I’m working on a 24-bit multitrack recording in my DAW. I imported some older recordings — 16-bit wave files — into that 24-bit project. Does that degrade the sound quality? Also, when should I apply dither to get the best sound?
– Matt, Elkhart, IN
You should switch on dither when, and only when, you are exporting a 24-bit (or 32-bit) recording to a 16-bit wave or aiff file to burn onto a CD. Dither is very low-level noise added to the audio signal. It helps the signal retain most of its 24-bit sound quality when the signal is converted to 16-bit.
What happens when you import some 16-bit audio files into a 24-bit project? Your DAW software will convert the 16-bit files into 24-bit simply by adding eight zeros to the end of each sample. So even though those 16-bit recordings have been converted to 24-bit, they don’t sound any better, because those last 8 bits aren’t adding any more information. Those 16-bit files sound the same after importing as they did originally.
Now, if you want to export that multitrack recording to a 16-bit wave file for burning onto a CD, add dither so that the 24-bit mix will stay high quality when it is truncated to 16-bits. “Truncated” means the last 8 bits are cut off to change 24-bit samples to 16.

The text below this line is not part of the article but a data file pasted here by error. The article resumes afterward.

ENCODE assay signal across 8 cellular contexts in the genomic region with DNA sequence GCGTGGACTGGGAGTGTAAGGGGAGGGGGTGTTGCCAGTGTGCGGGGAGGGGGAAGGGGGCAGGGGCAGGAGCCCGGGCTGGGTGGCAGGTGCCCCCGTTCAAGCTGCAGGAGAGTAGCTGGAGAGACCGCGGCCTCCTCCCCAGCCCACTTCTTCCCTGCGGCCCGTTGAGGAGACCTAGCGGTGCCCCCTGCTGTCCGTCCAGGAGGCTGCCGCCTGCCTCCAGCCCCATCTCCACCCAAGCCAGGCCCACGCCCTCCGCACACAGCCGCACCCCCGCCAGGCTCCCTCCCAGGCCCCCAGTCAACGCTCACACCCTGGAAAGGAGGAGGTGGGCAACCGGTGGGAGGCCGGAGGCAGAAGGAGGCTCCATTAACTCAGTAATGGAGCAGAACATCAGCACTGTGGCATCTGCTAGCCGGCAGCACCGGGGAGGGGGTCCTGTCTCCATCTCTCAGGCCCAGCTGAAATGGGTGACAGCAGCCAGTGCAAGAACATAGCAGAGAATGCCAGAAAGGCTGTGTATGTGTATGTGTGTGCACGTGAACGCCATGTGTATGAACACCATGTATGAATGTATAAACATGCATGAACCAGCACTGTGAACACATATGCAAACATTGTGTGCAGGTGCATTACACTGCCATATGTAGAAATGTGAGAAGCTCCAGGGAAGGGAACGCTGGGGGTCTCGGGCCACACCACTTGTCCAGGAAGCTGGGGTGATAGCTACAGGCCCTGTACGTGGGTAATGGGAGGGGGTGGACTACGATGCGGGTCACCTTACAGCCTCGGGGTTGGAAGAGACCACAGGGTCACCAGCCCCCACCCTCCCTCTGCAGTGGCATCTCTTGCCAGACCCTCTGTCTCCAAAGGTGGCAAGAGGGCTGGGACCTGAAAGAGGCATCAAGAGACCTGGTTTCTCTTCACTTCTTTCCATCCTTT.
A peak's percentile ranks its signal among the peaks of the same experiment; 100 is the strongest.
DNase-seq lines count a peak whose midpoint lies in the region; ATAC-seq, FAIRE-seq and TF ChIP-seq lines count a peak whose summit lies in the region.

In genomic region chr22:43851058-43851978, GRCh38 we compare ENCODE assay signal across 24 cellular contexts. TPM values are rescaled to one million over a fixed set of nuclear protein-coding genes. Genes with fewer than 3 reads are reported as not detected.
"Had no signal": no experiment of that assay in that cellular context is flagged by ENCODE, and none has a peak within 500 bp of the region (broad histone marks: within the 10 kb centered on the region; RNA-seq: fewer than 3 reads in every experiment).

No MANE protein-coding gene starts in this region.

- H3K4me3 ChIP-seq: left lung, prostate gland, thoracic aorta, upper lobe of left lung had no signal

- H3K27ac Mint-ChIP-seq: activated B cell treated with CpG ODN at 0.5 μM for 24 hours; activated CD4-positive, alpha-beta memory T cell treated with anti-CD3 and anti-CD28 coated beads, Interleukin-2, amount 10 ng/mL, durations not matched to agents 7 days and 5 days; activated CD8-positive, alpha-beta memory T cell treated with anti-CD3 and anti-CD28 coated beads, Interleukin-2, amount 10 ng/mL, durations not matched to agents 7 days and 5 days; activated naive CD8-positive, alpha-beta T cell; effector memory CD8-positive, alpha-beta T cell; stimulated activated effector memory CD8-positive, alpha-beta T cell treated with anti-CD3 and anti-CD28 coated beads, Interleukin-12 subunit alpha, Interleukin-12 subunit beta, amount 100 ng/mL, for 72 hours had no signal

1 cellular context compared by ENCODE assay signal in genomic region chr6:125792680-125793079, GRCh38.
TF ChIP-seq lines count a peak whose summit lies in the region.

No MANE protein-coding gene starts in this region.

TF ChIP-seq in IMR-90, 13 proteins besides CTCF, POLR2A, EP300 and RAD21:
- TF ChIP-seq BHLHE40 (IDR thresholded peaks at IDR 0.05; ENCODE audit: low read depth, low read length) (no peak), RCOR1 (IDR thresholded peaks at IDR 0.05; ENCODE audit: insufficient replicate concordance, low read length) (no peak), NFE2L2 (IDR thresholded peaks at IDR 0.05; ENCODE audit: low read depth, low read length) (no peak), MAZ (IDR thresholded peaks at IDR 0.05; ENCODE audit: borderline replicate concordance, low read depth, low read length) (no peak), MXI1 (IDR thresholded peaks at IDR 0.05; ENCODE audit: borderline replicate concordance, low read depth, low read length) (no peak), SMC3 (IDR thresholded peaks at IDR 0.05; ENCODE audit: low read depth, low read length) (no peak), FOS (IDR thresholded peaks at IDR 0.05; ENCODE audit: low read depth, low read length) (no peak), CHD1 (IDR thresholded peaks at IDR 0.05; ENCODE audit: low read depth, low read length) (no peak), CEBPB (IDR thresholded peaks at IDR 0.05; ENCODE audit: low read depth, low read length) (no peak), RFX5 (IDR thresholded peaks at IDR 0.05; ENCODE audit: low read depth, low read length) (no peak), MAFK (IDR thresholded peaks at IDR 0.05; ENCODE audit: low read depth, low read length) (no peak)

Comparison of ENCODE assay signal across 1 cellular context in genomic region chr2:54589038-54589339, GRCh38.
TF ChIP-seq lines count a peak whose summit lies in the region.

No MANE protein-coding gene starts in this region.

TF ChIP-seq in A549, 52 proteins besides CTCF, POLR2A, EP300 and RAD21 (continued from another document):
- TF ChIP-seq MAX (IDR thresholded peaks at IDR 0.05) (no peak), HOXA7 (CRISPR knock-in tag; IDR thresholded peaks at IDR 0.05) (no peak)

Adding dither to the 16-bit tracks in that project won’t hurt anything — it will just add some very quiet noise that you can’t hear.
Many DAW programs can import all sorts of audio files, even data-compressed ones such as MP3 and AAC. While importing, they get converted to wave or aiff files at the bit depth of the project.
Let’s explain a few terms. When analog audio is converted to digital, the analog signal is sampled or measured several thousand times a second. Each measurement or sample has a certain degree of accuracy called “bit depth”. That’s the number of bits per sample: 16, 24 or 32 bits. The higher the bit depth, the greater the accuracy and the less the distortion. “Bit depth” is also called “word length”.
“Sample rate” or “sampling frequency” is a measure of how rapidly the analog signal is sampled or measured, such as 44.1 kHz, 48 kHz, or 96 kHz.
The digital audio format for a CD is 16-bit/44.1 kHz. That means, when the analog signal is converted to digital to burn on a CD, the analog signal is measured 44,100 times a second, and each measurement or sample “word” is 16-bits long. A 24/96 A-to-D conversion is 24 bits and 96 kHz.
The higher the bit depth of a signal, the less distortion you hear. The higher the sample rate, the higher is the frequency response of the signal.
# # #
Bruce Bartlett is a recording engineer and microphone engineer (www.bartlettaudio.com). He is the author of “Practical Recording Techniques 6th Ed.” and “Recording Music On Location.” If you have a question for Bruce, please send it to the editor at L2PNet.com.
Originally posted 2009-11-07 21:18:52.